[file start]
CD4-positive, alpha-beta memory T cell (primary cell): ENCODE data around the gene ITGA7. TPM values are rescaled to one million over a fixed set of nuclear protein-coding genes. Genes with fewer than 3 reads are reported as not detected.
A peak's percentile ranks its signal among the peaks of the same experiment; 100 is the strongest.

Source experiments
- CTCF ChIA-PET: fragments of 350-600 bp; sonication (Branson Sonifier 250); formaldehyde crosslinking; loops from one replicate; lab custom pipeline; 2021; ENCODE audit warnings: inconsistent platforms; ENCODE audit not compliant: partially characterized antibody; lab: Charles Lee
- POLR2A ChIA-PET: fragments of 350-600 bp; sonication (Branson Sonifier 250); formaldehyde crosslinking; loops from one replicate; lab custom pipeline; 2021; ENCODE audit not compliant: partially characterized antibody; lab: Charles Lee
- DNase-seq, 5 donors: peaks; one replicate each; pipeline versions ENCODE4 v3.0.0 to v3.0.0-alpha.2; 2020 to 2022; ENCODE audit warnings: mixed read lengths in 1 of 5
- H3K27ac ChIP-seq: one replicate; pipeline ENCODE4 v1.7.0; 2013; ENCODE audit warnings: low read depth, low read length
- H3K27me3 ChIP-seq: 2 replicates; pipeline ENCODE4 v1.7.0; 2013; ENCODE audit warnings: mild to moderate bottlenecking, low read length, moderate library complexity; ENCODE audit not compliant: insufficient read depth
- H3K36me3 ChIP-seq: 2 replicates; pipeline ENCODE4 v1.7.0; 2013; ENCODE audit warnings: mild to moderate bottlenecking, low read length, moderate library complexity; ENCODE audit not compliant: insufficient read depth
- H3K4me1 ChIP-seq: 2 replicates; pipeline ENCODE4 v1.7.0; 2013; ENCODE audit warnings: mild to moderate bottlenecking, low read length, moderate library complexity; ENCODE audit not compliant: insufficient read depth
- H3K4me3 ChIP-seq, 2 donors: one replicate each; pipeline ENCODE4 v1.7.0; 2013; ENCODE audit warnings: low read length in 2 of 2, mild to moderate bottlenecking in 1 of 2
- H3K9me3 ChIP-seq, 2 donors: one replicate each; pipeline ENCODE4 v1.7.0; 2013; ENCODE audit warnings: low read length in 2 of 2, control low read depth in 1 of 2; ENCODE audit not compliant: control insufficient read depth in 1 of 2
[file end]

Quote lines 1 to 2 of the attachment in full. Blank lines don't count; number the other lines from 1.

CD4-positive, alpha-beta memory T cell (primary cell): ENCODE data around the gene ITGA7. TPM values are rescaled to one million over a fixed set of nuclear protein-coding genes. Genes with fewer than 3 reads are reported as not detected.
A peak's percentile ranks its signal among the peaks of the same experiment; 100 is the strongest.